It is not everyday that California fresh produce exporters seize a new market opportunity while at the same time sticking it to Iran. Pomegranate demand in Korea is growing, and this recent USDA FAS report explains why Iran's bad fortune has played a role: From the report:

In the past two years, the U.S has gained a 99 percent market share of imported pomegranates in South Korea due to a devastating freeze and consecutive bad crop years in Iran, Korea’s past top exporter. A great opportunity to secure this market has presented itself as Korean importers prefer the uniformity and consistency of U.S. pomegranates. Pomegranates are increasing in popularity and there is currently not enough supply to meet demand.

The relatively new market for pomegranates in South Korea has presented U.S. pomegranate exporters a chance to secure market share in this large and dynamic economy. Korea was the world’s 14th largest economy in 2008 with a GDP of $1.34 trillion on a purchasing power parity (PPP) basis [1] . Per capita GDP (PPP was $27,600 in 2008. In 2006, 35 percent of total grocery sales came from fresh food sales, with the bulk spent on fruits and vegetables [2] . This trend has continued as Korean consumers increasingly value health and functional foods and respond well to increased mass media advertising of these products. Due to a devastating freeze and consecutive bad crop years, Iran, Korea’s top exporter of pomegranates in the past, has lost the majority market share of this commodity to U.S. exporters.

Though imported U.S. pomegranates and pomegranate products are very new to the market, there is potential to secure and expand this market. ? In 2008, The United States held a 99 percent market share of imported pomegranates in Korea valued at US$ 5.5 million; a figure that has grown to $6.9 million through November of 2009. As consumers per capita GDPs increase, more diversity of luxury health and fresh fruit products is demanded. U.S. pomegranates are perceived as fresh and high-quality.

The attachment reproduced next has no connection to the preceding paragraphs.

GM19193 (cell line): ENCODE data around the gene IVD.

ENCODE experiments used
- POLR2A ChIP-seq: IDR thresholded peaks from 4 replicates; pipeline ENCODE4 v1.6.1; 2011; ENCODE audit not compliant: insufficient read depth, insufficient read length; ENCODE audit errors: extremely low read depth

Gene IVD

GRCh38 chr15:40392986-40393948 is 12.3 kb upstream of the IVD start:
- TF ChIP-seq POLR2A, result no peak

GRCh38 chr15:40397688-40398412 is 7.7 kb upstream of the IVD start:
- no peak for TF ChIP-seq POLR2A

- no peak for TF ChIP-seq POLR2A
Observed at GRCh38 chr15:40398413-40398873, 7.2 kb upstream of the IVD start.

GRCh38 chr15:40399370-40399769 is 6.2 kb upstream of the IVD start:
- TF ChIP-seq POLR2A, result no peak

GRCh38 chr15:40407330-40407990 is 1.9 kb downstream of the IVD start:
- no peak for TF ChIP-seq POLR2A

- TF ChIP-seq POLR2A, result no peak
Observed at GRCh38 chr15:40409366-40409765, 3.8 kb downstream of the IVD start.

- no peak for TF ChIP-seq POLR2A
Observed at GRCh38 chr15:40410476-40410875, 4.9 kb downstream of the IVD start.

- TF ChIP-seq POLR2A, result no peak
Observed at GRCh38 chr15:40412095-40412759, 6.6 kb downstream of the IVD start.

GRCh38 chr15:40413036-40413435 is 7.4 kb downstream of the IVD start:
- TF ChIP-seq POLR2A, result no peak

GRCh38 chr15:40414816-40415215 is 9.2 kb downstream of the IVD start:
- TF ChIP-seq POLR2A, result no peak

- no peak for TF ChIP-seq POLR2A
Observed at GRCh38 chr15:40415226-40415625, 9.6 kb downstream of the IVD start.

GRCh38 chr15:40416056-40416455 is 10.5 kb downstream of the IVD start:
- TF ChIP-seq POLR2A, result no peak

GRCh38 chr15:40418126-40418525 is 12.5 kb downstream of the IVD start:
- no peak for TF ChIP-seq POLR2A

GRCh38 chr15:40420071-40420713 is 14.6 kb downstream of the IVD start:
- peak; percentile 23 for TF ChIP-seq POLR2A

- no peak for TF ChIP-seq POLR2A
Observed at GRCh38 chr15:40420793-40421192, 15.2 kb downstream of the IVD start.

Importers prefer U.S. fresh pomegranates because the fruit are more uniform and consistent in color, shape and size than those imported from other countries. The current 30 percent import tariff on U.S. pomegranates will be phased out immediately upon ratification of the Korea-U.S. Free Trade Agreement (KORUS FTA) concluded in April of 2007.

According to an industry source, Iran’s instable currency is also an issue for Korean importers and another reason why U.S. pomegranates have an opportunity to secure a lasting majority share of this market.


Check out the California Pomegranate Council Web site here.


A little backgrounder about pomegranates from the Purdue Hort Web site.


The pomegranate tree is native from Iran to the Himalayas in northern India and has been cultivated since ancient times throughout the Mediterranean region of Asia, Africa and Europe. The fruit was used in many ways as it is today and was featured in Egyptian mythology and art, praised in the Old Testament of the Bible and in the Babylonian Talmud, and it was carried by desert caravans for the sake of its thirst-quenching juice. It traveled to central and southern India from Iran about the first century A.D. and was reported growing in Indonesia in 1416. It has been widely cultivated throughout India and drier parts of southeast Asia, Malaya, the East Indies and tropical Africa. The most important growing regions are Egypt, China, Afghanistan, Pakistan, Bangladesh, Iran, Iraq, India, Burma and Saudi Arabia. There are some commercial orchards in Israel on the coastal plain and in the Jordan Valley.

It is rather commonly planted and has become naturalized in Bermuda where it was first recorded in 1621, but only occasionally seen in the Bahamas, West Indies and warm areas of South and Central America. Many people grow it at cool altitudes in the interior of Honduras. In Mexico it is frequently planted, and it is sometimes found in gardens in Hawaii. The tree was introduced in California by Spanish settlers in 1769. It is grown for its fruit mostly in the dry zones of that state and Arizona. In California, commercial pomegranate cultivation is concentrated in Tulare, Fresno and Kern counties, with small plantings in Imperial and Riverside counties. There were 2,000 acres (810 ha) of hearing trees in these areas in the 1920's. Production declined from lack of demand in the 1930's but new plantings were made when demand increased in the 1960's.